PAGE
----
by Max Brantley
Following a 2011 routine Medicare billing audit of seven Medicare claims areas for the years 2008 and 2009 at our medical center in North Little Rock, the Office of the Inspector General for HHS identified possible errors in only one of the seven areas identified.
These disputed claims amount to approximately 550 claims or less than seven tenths of 1% of the total claims submitted to the federal government by the North Little Rock facility during that time period. Specifically, these were claims centered around the federal government’s reimbursement regulations for the decision about whether to admit an individual for hospital inpatient care or to provide observation services .
In settling this matter, Baptist Health is not admitting any liability and the federal government has not alleged any issues with patient care or patient safety or quality of care. To avoid the inconvenience and expense of a protracted dispute with the federal government, we have agreed to settle by paying overpayments received in 2008 and 2009. We have also agreed to work with the federal government to monitor our admissions policies and build on our existing and comprehensive compliance program of robust training, reporting and review protocols.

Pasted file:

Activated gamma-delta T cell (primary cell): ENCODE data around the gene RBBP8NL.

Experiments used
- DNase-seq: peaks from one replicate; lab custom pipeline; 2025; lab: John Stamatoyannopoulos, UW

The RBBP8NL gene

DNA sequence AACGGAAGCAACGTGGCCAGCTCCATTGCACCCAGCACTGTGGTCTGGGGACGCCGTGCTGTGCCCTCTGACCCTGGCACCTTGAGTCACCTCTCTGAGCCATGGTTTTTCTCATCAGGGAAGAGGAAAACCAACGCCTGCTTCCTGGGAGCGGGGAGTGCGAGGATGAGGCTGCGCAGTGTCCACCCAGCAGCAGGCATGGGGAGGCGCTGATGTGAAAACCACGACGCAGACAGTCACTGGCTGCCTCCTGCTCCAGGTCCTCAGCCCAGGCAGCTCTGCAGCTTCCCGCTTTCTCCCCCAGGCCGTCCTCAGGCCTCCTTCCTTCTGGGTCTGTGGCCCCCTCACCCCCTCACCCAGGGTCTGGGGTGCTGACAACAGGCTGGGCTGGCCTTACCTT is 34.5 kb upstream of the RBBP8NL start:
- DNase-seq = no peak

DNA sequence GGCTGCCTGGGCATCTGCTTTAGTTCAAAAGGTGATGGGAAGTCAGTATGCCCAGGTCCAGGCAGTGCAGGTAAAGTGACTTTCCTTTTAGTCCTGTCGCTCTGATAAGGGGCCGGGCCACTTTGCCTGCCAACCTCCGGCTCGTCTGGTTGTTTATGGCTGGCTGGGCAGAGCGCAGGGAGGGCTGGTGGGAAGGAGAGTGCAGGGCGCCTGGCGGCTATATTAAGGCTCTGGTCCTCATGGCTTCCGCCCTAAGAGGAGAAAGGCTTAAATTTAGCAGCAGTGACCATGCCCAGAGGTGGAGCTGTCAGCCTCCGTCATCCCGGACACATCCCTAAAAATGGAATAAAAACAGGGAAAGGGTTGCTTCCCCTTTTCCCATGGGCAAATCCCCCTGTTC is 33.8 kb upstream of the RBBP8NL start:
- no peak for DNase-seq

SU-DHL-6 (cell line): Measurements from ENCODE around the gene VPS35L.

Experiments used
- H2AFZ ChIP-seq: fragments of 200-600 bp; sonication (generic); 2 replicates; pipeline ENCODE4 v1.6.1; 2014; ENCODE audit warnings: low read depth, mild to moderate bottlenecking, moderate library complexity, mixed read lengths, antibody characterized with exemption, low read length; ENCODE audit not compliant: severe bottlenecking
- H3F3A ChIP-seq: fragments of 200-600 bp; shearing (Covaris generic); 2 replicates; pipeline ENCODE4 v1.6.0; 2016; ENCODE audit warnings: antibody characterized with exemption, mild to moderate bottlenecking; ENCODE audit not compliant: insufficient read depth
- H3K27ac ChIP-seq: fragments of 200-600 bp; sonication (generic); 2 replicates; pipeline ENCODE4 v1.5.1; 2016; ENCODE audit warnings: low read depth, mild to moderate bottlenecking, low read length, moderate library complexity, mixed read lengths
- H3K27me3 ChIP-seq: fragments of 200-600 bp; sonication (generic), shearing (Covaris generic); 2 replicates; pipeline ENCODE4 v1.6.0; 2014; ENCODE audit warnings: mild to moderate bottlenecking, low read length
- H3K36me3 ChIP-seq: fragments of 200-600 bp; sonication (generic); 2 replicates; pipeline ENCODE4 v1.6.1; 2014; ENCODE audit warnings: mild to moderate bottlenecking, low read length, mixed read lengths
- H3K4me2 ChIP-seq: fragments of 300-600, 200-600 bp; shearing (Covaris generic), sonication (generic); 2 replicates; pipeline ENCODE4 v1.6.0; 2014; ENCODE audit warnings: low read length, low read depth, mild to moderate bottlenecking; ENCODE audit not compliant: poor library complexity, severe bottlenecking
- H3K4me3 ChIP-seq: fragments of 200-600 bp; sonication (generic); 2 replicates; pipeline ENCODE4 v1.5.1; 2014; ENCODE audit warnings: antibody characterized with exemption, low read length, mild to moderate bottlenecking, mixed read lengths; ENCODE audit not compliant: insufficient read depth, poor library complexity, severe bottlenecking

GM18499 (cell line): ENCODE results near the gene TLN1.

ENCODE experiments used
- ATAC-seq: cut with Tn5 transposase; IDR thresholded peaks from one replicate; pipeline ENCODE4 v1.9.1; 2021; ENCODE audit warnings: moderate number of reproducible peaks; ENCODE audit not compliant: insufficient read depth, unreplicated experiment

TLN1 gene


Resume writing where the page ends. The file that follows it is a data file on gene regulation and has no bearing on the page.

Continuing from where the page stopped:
As of October of 2014, the office of Inspector General has suspended reviews of the same type of short stay claims. National health care groups have advocated changes in policy surrounding reimbursement relating to short hospital inpatient admissions. They claim the shifting and often ambiguous standards make it extremely difficult for physicians and hospitals to consistently comply with the regulations.
In fact, the American Hospital Association has filed lawsuits, which we support, challenging the U.S. Department of Health and Human Services regulatory rules surrounding inpatient admissions. The AHA has contended the regulations impose burdens that could compromise care for seniors and represent unlawful arbitrary standards and documentation requirements while depriving hospitals of proper Medicare reimbursement for caring for patients.
"In resolving this audit settlement Baptist Health will continue to demonstrate daily the highest ethical standards, as we strive to operate in a complex and changing regulatory environment." said Mark Lowman, Spokesman for Baptist Health.